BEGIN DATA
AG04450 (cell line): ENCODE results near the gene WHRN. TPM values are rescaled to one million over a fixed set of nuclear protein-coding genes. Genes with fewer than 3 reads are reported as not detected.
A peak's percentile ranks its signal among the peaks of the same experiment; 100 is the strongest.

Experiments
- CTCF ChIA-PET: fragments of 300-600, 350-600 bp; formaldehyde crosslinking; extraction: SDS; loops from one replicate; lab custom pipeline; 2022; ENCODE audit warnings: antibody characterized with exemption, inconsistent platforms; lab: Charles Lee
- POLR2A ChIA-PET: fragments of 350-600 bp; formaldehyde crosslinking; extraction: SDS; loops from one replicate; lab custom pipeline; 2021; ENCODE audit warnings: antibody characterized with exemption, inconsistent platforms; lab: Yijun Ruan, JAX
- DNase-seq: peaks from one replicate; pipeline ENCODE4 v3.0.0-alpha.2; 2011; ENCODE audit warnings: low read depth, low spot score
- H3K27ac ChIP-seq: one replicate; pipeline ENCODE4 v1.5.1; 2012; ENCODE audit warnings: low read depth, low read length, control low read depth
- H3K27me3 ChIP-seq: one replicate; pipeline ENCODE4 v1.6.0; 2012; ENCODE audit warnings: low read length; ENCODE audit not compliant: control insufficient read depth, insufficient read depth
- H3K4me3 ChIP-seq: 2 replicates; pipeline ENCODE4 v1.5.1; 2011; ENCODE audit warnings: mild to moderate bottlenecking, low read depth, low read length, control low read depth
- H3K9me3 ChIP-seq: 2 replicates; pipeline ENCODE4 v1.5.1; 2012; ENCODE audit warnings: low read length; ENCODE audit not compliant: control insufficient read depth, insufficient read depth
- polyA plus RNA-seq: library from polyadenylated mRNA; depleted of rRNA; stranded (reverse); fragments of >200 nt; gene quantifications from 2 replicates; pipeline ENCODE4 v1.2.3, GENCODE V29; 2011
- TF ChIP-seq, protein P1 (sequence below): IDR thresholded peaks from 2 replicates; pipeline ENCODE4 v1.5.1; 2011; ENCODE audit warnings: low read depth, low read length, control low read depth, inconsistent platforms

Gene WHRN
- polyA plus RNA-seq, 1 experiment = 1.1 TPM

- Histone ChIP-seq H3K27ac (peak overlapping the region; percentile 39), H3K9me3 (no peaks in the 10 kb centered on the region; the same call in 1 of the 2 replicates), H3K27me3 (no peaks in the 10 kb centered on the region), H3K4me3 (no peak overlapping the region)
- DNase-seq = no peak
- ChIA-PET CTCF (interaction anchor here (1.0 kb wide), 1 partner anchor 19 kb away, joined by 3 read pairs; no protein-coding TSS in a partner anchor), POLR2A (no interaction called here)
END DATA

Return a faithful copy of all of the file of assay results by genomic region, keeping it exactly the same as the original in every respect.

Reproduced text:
AG04450 (cell line): ENCODE results near the gene WHRN. TPM values are rescaled to one million over a fixed set of nuclear protein-coding genes. Genes with fewer than 3 reads are reported as not detected.
A peak's percentile ranks its signal among the peaks of the same experiment; 100 is the strongest.

Experiments
- CTCF ChIA-PET: fragments of 300-600, 350-600 bp; formaldehyde crosslinking; extraction: SDS; loops from one replicate; lab custom pipeline; 2022; ENCODE audit warnings: antibody characterized with exemption, inconsistent platforms; lab: Charles Lee
- POLR2A ChIA-PET: fragments of 350-600 bp; formaldehyde crosslinking; extraction: SDS; loops from one replicate; lab custom pipeline; 2021; ENCODE audit warnings: antibody characterized with exemption, inconsistent platforms; lab: Yijun Ruan, JAX
- DNase-seq: peaks from one replicate; pipeline ENCODE4 v3.0.0-alpha.2; 2011; ENCODE audit warnings: low read depth, low spot score
- H3K27ac ChIP-seq: one replicate; pipeline ENCODE4 v1.5.1; 2012; ENCODE audit warnings: low read depth, low read length, control low read depth
- H3K27me3 ChIP-seq: one replicate; pipeline ENCODE4 v1.6.0; 2012; ENCODE audit warnings: low read length; ENCODE audit not compliant: control insufficient read depth, insufficient read depth
- H3K4me3 ChIP-seq: 2 replicates; pipeline ENCODE4 v1.5.1; 2011; ENCODE audit warnings: mild to moderate bottlenecking, low read depth, low read length, control low read depth
- H3K9me3 ChIP-seq: 2 replicates; pipeline ENCODE4 v1.5.1; 2012; ENCODE audit warnings: low read length; ENCODE audit not compliant: control insufficient read depth, insufficient read depth
- polyA plus RNA-seq: library from polyadenylated mRNA; depleted of rRNA; stranded (reverse); fragments of >200 nt; gene quantifications from 2 replicates; pipeline ENCODE4 v1.2.3, GENCODE V29; 2011
- TF ChIP-seq, protein P1 (sequence below): IDR thresholded peaks from 2 replicates; pipeline ENCODE4 v1.5.1; 2011; ENCODE audit warnings: low read depth, low read length, control low read depth, inconsistent platforms

Gene WHRN
- polyA plus RNA-seq, 1 experiment = 1.1 TPM

- Histone ChIP-seq H3K27ac (peak overlapping the region; percentile 39), H3K9me3 (no peaks in the 10 kb centered on the region; the same call in 1 of the 2 replicates), H3K27me3 (no peaks in the 10 kb centered on the region), H3K4me3 (no peak overlapping the region)
- DNase-seq = no peak
- ChIA-PET CTCF (interaction anchor here (1.0 kb wide), 1 partner anchor 19 kb away, joined by 3 read pairs; no protein-coding TSS in a partner anchor), POLR2A (no interaction called here)